Note: This week we have Dr. Rebecca Huizen, D.O. as our guest contributor. She is a pediatrician at Christian Healthcare Centers, a distinctively Christian membership-based primary care medical office in Grand Rapids, Michigan. She and her husband Scott have four children and they work together to homeschool.

dr. rebecca huizen d.o.

Dr. Rebecca Huizen D.O.


1. Start talking to your children early about biblical sexuality values. First messages are the most powerful! As a parent, establish yourself as the trusted “expert” to your children on these matters as they grow.  There is so much you can do just in small conversations along the way when your children are young that help lay a good foundation for later.

2. Teach your preschool-aged children about how they are wonderfully created by God and how their sexuality (“boy-ness” or “girl-ness”) is a gift from God. Talk about how babies are born as boys or girls and how their basic anatomy differs (perhaps you can bring this up when someone you know delivers a baby). Teach the correct anatomical names for male and female body parts. (Recommended Resource: The Story Me, God’s Design for Sex Series #1.)

3. Train your child from a young age that our private parts – parts covered by a bathing suit – should not be looked at or touched by other people (clarify exceptions). Teach them how to say a firm “no”! Children also need to be taught not to touch other children’s private parts. Older children should not be changing clothes in the same room as others.  (Recommended resource for ages 2- 8: God Made All of Me: A Book to Help Children Protect Their Bodies.)

4. Start early with teaching your children, especially your daughters, to dress modestly. This can be an opportunity to teach them how valuable they are and to respect themselves. For your daughters, discourage early use of make-up and jewelry that may make her appear older.

5. Regulate and monitor your children’s exposure to entertainment media (including TV, movies, magazines, and Internet). Some TV sitcoms and movies may be viewed as cute and innocent but in reality teach and model sexual promiscuity in a way that can change the thinking, emotions and even behavior of your children. Do not allow your children to have a TV in their room as this can make it harder to monitor and can encourage them to isolate from the family.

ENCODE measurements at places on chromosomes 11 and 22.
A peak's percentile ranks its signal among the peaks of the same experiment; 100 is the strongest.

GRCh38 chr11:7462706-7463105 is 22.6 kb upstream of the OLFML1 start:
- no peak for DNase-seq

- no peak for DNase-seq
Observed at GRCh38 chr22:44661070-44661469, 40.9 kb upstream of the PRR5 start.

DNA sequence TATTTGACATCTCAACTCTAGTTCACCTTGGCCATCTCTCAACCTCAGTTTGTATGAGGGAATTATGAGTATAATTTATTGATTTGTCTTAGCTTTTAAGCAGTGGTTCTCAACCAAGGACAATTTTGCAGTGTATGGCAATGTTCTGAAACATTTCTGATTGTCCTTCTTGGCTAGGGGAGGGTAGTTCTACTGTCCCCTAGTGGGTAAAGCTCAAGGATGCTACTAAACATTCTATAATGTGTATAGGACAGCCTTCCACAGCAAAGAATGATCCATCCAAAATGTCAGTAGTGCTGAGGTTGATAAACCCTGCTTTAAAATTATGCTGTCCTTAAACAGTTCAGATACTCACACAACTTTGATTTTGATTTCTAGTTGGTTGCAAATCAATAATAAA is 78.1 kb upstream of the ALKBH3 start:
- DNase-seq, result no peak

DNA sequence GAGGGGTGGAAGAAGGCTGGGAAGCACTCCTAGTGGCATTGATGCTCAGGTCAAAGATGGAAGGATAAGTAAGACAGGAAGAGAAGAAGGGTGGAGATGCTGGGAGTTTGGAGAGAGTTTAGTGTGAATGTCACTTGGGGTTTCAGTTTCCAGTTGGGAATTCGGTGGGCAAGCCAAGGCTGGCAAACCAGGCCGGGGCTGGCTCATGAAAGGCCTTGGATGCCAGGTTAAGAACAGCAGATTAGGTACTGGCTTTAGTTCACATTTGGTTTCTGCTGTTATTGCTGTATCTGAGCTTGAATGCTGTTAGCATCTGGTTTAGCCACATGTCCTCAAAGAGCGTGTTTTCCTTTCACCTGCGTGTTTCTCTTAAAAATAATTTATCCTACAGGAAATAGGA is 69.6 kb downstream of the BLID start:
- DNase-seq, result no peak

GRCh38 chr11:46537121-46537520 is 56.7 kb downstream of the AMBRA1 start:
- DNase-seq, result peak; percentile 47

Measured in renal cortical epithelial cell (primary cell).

6. Help equip your child to resist pornography by intentional teaching throughout childhood. Teach your preschool-aged children that pictures or movies showing people’s private body parts are not good. (Recommended resource for ages 3-6: Good Pictures, Bad Pictures Jr.) Keep this dialogue going through the elementary years and beyond.  Teach your child to look away and come talk to you if he is exposed to bad images.  (Recommended resource for ages 7 plus: Good Pictures, Bad Pictures: Porn-proofing Today’s Young Kids.) Only give your child access to an Internet-enabled device if you are directly supervising or very closely monitoring/restricting access.

7. Only let your child go to a friend’s home or on an outing with another family if you know well that the other family shares your values. Be especially careful about letting your child spend the night at a friend’s home.  Sleepovers are a common setting for sexual abuse and exposure to pornography.

8. Regularly instruct your child from God’s Word throughout their childhood. Take the opportunity to teach age-appropriate biblical sexuality values as you discuss biblical passages such as Adam and Eve, Joseph and Potiphar’s wife, and David and Bathsheba (instead of just putting this off until the teen years). Even a small child can understand concepts such as that God created marriage as a special covenant union between one man and one woman.

9. Developmentally, age 8-10 years is typically an ideal time to start the conversation with your child about sex, including God’s purpose and design for sex. Learning early about how God designed sex for married couples to express love and to begin new life does not rob a child of innocence but helps them not to view sex in a corrupt, worldly way. (Recommended resource: The Talk: 7 Lessons to Introduce Your Child to Biblical Sexuality.)

10. Be a good example. If you are married, maintain a healthy marriage and loving relationship with your spouse. If you are not married, make wise choices about dating, etc because your actions are likely to have a big influence on your children’s future choices.  Also set an example by avoiding media that promotes sexual immorality.

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